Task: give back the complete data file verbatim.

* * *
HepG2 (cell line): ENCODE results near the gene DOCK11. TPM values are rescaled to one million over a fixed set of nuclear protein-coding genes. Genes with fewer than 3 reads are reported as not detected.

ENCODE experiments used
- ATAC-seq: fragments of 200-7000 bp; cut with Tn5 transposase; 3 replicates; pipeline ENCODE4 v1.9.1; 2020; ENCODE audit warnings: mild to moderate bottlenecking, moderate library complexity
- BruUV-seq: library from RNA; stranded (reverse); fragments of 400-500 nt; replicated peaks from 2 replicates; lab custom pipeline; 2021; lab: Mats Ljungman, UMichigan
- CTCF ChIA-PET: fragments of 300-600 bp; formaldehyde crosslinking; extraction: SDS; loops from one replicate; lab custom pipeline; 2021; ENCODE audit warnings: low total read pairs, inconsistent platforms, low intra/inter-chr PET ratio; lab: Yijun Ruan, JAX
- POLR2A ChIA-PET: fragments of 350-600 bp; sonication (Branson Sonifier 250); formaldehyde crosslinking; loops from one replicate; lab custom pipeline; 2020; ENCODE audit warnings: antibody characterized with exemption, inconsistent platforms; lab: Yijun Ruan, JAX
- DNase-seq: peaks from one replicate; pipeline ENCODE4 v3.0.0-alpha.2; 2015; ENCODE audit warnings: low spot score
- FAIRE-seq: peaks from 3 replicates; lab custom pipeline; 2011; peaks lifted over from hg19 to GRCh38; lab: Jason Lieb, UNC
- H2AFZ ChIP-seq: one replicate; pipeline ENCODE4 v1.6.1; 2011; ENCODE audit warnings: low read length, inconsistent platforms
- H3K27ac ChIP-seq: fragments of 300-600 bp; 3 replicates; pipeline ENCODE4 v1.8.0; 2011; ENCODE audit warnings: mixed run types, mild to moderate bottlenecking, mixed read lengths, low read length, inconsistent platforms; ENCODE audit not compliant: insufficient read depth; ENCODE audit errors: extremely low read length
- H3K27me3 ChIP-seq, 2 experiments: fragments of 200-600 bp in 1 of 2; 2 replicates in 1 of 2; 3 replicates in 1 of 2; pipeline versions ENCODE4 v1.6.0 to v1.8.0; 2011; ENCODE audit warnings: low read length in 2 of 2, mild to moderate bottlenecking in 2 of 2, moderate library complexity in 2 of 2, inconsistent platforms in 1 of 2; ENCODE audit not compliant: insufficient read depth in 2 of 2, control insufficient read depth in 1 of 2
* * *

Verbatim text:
HepG2 (cell line): ENCODE results near the gene DOCK11. TPM values are rescaled to one million over a fixed set of nuclear protein-coding genes. Genes with fewer than 3 reads are reported as not detected.

ENCODE experiments used
- ATAC-seq: fragments of 200-7000 bp; cut with Tn5 transposase; 3 replicates; pipeline ENCODE4 v1.9.1; 2020; ENCODE audit warnings: mild to moderate bottlenecking, moderate library complexity
- BruUV-seq: library from RNA; stranded (reverse); fragments of 400-500 nt; replicated peaks from 2 replicates; lab custom pipeline; 2021; lab: Mats Ljungman, UMichigan
- CTCF ChIA-PET: fragments of 300-600 bp; formaldehyde crosslinking; extraction: SDS; loops from one replicate; lab custom pipeline; 2021; ENCODE audit warnings: low total read pairs, inconsistent platforms, low intra/inter-chr PET ratio; lab: Yijun Ruan, JAX
- POLR2A ChIA-PET: fragments of 350-600 bp; sonication (Branson Sonifier 250); formaldehyde crosslinking; loops from one replicate; lab custom pipeline; 2020; ENCODE audit warnings: antibody characterized with exemption, inconsistent platforms; lab: Yijun Ruan, JAX
- DNase-seq: peaks from one replicate; pipeline ENCODE4 v3.0.0-alpha.2; 2015; ENCODE audit warnings: low spot score
- FAIRE-seq: peaks from 3 replicates; lab custom pipeline; 2011; peaks lifted over from hg19 to GRCh38; lab: Jason Lieb, UNC
- H2AFZ ChIP-seq: one replicate; pipeline ENCODE4 v1.6.1; 2011; ENCODE audit warnings: low read length, inconsistent platforms
- H3K27ac ChIP-seq: fragments of 300-600 bp; 3 replicates; pipeline ENCODE4 v1.8.0; 2011; ENCODE audit warnings: mixed run types, mild to moderate bottlenecking, mixed read lengths, low read length, inconsistent platforms; ENCODE audit not compliant: insufficient read depth; ENCODE audit errors: extremely low read length
- H3K27me3 ChIP-seq, 2 experiments: fragments of 200-600 bp in 1 of 2; 2 replicates in 1 of 2; 3 replicates in 1 of 2; pipeline versions ENCODE4 v1.6.0 to v1.8.0; 2011; ENCODE audit warnings: low read length in 2 of 2, mild to moderate bottlenecking in 2 of 2, moderate library complexity in 2 of 2, inconsistent platforms in 1 of 2; ENCODE audit not compliant: insufficient read depth in 2 of 2, control insufficient read depth in 1 of 2